An example of a goroutine leak and how to debug one

When I approach a function that is combining running a piece of code in a goroutine and communication/cancellation using channels, I am usually tempted to look deeper as that is a great place to introduce a goroutine leak pretty easily and these errors are pretty easy to miss even for non-beginner golang developer. And that’s what I did for this piece of code I found in KUDO.

What is a goroutine leak?

Leaking goroutine is basically a type of memory leak. You start a goroutine but that will never terminate, forever occupying a memory it has reserved. To simplify the example I posted from KUDO a bit, this is an example of how one can introduce a goroutine leak into their project.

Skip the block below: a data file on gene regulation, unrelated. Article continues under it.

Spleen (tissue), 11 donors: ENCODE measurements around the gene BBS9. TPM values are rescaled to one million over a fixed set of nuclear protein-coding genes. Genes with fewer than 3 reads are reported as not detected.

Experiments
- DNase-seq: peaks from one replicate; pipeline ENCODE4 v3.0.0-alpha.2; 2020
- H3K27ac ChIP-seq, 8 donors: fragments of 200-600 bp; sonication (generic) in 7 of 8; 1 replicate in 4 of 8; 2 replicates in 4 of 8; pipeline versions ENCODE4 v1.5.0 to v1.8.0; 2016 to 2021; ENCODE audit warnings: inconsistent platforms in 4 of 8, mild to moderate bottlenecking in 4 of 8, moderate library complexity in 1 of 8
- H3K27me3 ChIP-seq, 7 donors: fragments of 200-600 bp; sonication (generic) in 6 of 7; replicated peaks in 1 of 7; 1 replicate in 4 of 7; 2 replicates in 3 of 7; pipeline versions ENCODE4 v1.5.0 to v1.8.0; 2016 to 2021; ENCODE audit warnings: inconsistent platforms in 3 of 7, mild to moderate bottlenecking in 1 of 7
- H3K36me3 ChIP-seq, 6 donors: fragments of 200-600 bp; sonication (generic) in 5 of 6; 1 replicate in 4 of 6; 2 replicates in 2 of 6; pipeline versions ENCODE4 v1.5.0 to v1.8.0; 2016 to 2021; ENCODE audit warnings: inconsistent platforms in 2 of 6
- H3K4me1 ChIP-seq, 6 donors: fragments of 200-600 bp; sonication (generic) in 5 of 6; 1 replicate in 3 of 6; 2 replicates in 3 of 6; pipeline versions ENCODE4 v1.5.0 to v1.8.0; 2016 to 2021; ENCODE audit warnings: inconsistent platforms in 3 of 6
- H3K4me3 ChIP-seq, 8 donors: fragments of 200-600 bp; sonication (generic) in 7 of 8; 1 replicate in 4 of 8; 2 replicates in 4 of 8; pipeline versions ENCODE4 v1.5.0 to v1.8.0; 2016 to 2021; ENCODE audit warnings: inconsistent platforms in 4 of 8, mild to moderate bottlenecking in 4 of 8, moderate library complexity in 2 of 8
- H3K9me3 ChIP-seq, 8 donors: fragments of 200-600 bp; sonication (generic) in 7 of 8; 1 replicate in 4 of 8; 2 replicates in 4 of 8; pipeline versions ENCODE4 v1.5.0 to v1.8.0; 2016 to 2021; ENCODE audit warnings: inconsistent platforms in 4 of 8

How to find out if you have a goroutine leak?

Generally speaking, `runtime` package is your friend here. One way is using runtime.NumGoroutine() in a test before and after calling the waitReady function. If number of goroutines before waitReady and after is not the same, you have a leak.

Passionate about traveling, food and programming. Tennis player that works on container orchestration at Mesosphere. Always trying to improve.

Passionate about traveling, food and programming. Tennis player that works on container orchestration at Mesosphere. Always trying to improve.